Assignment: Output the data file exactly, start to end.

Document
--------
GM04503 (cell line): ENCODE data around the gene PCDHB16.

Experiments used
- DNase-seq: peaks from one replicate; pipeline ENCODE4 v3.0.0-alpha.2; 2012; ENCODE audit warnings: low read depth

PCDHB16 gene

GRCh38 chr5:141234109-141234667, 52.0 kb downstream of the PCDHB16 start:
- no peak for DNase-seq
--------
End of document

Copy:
GM04503 (cell line): ENCODE data around the gene PCDHB16.

Experiments used
- DNase-seq: peaks from one replicate; pipeline ENCODE4 v3.0.0-alpha.2; 2012; ENCODE audit warnings: low read depth

PCDHB16 gene

GRCh38 chr5:141234109-141234667, 52.0 kb downstream of the PCDHB16 start:
- no peak for DNase-seq